NEHA November 2022 Journal of Environmental Health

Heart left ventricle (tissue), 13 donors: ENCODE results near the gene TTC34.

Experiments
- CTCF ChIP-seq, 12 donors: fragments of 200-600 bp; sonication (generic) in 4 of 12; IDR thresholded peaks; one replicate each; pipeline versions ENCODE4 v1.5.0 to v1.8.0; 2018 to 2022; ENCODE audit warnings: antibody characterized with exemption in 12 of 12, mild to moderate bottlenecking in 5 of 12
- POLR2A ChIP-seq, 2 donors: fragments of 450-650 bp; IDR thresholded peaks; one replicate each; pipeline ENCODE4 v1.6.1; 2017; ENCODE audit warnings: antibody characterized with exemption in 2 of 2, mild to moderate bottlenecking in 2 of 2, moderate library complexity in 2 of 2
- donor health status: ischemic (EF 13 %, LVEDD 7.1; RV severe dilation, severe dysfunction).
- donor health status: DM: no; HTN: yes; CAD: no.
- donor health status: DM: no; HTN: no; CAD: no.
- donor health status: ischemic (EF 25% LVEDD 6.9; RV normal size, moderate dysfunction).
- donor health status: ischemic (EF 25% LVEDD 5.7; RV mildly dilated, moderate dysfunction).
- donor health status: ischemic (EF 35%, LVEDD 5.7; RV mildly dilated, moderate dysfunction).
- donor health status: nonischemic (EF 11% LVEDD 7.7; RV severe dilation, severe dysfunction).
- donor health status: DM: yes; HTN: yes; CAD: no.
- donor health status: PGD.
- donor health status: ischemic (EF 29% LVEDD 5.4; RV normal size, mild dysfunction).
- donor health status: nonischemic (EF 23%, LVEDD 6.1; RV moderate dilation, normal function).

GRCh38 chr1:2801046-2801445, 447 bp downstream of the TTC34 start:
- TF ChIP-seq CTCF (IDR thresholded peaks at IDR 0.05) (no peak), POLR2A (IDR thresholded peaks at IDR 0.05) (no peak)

November 2022 • Journal of Environmental Health 25 mains are di cult to determine. VOC sewer gas transport can be estimated using several factors, including liquid/gas mass transfer, vapor di usion, sorption, and biodegradation (Roghani et al., 2021). For CIPP operations, mass transfer likely will govern transport in the sewer near the injection site. Away from that site (once background pressures return), other factors will become more important for transport. These farther distances would be consistent with hazardous waste vapor intrusion observations where VOC transport has been documented hundreds of feet within sewers (Roghani et al., 2018). The transport distance is dependent on the e ectiveness of sewer ventilation and the VOC source strength. If the sewer is e ectively ventilated and/or the VOC source is removed, VOC concentrations decrease, providing a means to reduce the exposure level. Human Exposure, Health E ects, and Styrene Lack of formal incident reporting has resulted in many CIPP emission exposures not being identified and logged (Sendesi et al., 2017). Incident review revealed that CIPP contractors frequently encourage exposed individuals to contact them instead of public health o cials or medical professionals. Contractors provide incident risk information based on safety data sheets that do not list all chemicals that are used, created, and discharged into the air. No explicit CIPP incident response procedures or monitoring guidelines currently exist. CIPP waste releases have been treated as hazardous material releases, but most health and environmental departments lack expertise and/or equipment to respond. Chemicals released are regulated under the Clean Air Act, which was designed to protect public health and public welfare and also regulate emissions of hazardous air pollutants (U.S. EPA, 2022b). To date, Clean Air Act primacy agencies and U.S. EPA have not formally reviewed CIPP manufacture or the companies as a pollution source (Berlin, 2022). Acute exposure to CIPP-related chemicals can prompt a variety of symptoms, including irritation of skin, eyes, nose, and the respiratory system; breathing di culties; and neurological e ects including headaches, dizziness, light-headedness, nausea, and loss of consciousness. Chronic symptoms associated with these chemical exposures currently are unknown. No studies were found that considered the duration or dose of CIPP-related chemical exposures. For workers, the potential cumulative e ect of multiple VOCs present in combination may be greater than the measured exposure to styrene alone (WDHFS & ATSDR, 2005). The greatest amount of human health information exists for styrene vapor, which Group Roles and Action Plans for Cured-in-Place Pipe-Related Stakeholders Stakeholders Roles Groups identified as having a role in chemical exposure and incident response Public works • Approve construction practices to be used with contract specifications • Oversee construction • Warn persons at risk of chemical exposure if contractor fails to constrain waste Physicians and medical technicians • Human sample collection for exposure assessment • Symptom treatment • Decontamination of patients exposed to toxic substances, through the potential use of ATSDR guidance: 1) Emergency Medical Services: A Planning Guide for the Management of Contaminated Patients and 2) Hospital Emergency Departments: A Planning Guide for Management of Contaminated Patients Emergency responders • Respond to potential chemical exposure incidents • Protect the lives of people in the communities they serve • Administer immediate medical assistance (i.e., oxygen) or transport exposure victims to hospital • Some groups have specialized hazardous materials teams that can be called in • FEMA to provide training grants to support state and local governments • Historically rely on material safety data sheets for immediate site assessments • Be equipped with 4 gas meters and sometimes photoionization detectors (PIDs) • Can ventilate affected buildings Elected officials • Represent constituent concerns to government agencies • Form emergency planning districts to facilitate the preparation and implementation of emergency plans, if needed Groups identified as having additional responsibilities before and after the construction project NIOSH/OSHA • Provide emergency responders, health officials, and workers technical assistance for documenting and minimizing chemical exposures Environmental regulators • Require pollutant documentation and abatement Code officials • Require review and implementation of code provisions necessary for the protection of public health, safety, and property resulting from construction activities and use Industry and contractors • Provide in advance to neighboring residents detailed information and emergency contact information for the health department on possible side effects and safety accidents during manufacturing • Require warning of workers about the hazards and possible incidents arising from manufacturing operations • Provide training and guidance to workers on appropriate PPE Researchers • Identify factors that control and limit pollutant emission, exposure, and toxicological impacts Note. ATSDR = Agency for Toxic Substances and Disease Registry; FEMA = Federal Emergency Management Agency; NIOSH = National Institute for Occupational Safety and Health; OSHA = Occupational Safety and Health Administration; PPE = personal protective equipment. TABLE 2

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